To rent an apartment in NYC you'll need to meet the income requirements for the building (typically 40x the monthly rent), complete a rental application, and submit supporting paperwork that verifies your income. NYC landlords will also run credit and background checks as part of the application process, so be prepared for thorough screening.
- Completed Rental Application
- Proof of Employment
- Proof of Income
- Bank Statements
- Photo ID
1. Completed Rental Application
The first document you'll need to rent an apartment in NYC is a completed rental application. Once you decide you want to rent an apartment, you'll need to complete a NYC rental application and make sure to pay all associated application fees, as well as to sign the application and any background and credit check authorizations.
Tenants and guarantors should be prepared to submit their individual, separate applications, and application fees.
*Tip- make sure you use blue or black ink if you’re filling out a paper application.
2. Proof of Employment
Another important NYC rental requirement is having proof of employment. This can be in the form of a letter of employment, an offer letter, or a CPA letter, if you're self-employed.
Your proof of employment must be on company letterhead and should include the contact information for your supervisor or HR Manager.
Many landlords will accept “the work number” forms, but some won't. Make sure to confirm with your real estate agent or the landlord's representative if using the work number.
Your proof of employment should be dated no more than 60 days before the application date.
Should include hire date and annual salary. Salary requirements vary from building to building, but you've probably heard of the 40x rent rule for NYC apartments. That's a good starting place as most landlords expect at least 40x the monthly rent for tenants and 80X the monthly rent for guarantors.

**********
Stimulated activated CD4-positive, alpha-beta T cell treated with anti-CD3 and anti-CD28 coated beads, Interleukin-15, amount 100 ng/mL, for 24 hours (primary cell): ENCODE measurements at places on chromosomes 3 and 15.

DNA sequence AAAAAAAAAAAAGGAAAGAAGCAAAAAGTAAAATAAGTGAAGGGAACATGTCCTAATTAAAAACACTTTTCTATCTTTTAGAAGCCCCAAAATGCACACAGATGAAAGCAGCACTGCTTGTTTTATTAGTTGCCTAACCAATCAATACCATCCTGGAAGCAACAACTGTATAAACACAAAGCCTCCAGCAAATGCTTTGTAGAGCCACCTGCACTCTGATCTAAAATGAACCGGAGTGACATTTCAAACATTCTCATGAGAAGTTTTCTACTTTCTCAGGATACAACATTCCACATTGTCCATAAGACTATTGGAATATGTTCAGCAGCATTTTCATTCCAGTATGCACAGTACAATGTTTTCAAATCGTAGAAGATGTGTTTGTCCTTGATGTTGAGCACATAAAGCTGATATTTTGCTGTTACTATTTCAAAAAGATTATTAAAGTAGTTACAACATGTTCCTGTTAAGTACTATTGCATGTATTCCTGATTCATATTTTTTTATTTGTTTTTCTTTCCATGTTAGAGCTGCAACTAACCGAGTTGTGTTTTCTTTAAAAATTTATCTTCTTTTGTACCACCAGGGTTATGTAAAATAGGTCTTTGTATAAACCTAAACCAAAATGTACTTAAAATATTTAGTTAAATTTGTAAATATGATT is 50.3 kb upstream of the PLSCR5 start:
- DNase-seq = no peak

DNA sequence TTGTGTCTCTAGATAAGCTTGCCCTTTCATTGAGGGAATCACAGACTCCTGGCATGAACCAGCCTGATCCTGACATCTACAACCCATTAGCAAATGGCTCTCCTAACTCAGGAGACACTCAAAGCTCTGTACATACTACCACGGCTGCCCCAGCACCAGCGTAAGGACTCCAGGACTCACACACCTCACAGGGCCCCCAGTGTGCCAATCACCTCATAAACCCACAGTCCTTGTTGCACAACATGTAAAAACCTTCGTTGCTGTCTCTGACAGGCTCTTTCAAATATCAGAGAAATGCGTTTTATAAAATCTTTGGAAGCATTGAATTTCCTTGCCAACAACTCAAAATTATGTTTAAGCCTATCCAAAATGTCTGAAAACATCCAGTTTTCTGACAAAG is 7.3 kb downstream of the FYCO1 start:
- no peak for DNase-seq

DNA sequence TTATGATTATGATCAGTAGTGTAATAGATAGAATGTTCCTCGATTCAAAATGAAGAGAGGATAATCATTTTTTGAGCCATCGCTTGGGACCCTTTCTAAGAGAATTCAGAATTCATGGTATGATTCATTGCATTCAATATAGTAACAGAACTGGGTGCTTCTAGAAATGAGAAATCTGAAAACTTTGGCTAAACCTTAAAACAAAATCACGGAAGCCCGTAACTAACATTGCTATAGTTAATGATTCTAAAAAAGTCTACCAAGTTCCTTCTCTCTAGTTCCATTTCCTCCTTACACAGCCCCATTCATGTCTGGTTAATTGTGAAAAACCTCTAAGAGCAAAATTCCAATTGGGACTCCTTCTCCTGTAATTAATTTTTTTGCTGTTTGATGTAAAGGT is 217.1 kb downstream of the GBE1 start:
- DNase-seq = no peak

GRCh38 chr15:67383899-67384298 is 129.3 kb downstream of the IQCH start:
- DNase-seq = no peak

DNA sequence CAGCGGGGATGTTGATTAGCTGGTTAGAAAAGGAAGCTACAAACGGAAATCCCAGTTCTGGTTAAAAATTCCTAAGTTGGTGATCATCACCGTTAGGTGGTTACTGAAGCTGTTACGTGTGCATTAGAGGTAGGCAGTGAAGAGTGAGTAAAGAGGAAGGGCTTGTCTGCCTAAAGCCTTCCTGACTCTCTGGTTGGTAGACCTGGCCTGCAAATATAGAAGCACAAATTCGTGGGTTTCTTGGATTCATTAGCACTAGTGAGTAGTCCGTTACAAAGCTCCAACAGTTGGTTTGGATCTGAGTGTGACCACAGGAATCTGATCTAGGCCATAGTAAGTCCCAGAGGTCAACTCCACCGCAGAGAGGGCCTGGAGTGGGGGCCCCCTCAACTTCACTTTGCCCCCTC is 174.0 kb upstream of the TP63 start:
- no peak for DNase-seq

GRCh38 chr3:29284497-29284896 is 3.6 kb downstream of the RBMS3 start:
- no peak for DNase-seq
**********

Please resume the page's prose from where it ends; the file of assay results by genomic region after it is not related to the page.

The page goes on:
CPA letters should consist of the previous year’s income and estimated income for the current year.
3. Proof of Income
Copies of 2 most recent: Pay Stubs / W-2 Forms / Tax Returns
This depends on whether you're an employee, an independent contractor, or are self-employed. For employees, your most recent pay stubs or a W-2 will suffice, while independent contractors will need to submit tax returns for the two prior years accompanied by a letter from their CPA.
4. Bank Statements
Copy of 2 most recent Bank Statements (checking or savings)
Be prepared to show at least 2-3 months of rent in available funds if you’re applying as a tenant or six months of rent as a guarantor.
Bank statements should show account numbers and the applicant’s name(s).
Most landlords will require detailed bank statements that show every single page of the statement.
5. Photo ID
Copy of your U.S. Government Issued Photo ID
Student ID’s are typically not considered acceptable forms of ID.
Internationals (those not holding a Social Security Number) must provide a valid copy of Visa & Passport.
If you have a pet, you may be asked to provide a picture and license number for your pet. If the landlord has breed restrictions or a weight limit for dogs, you might also be asked to provide a letter from your vet with the breed and weight information. Additional pet application fees and pet rent may apply.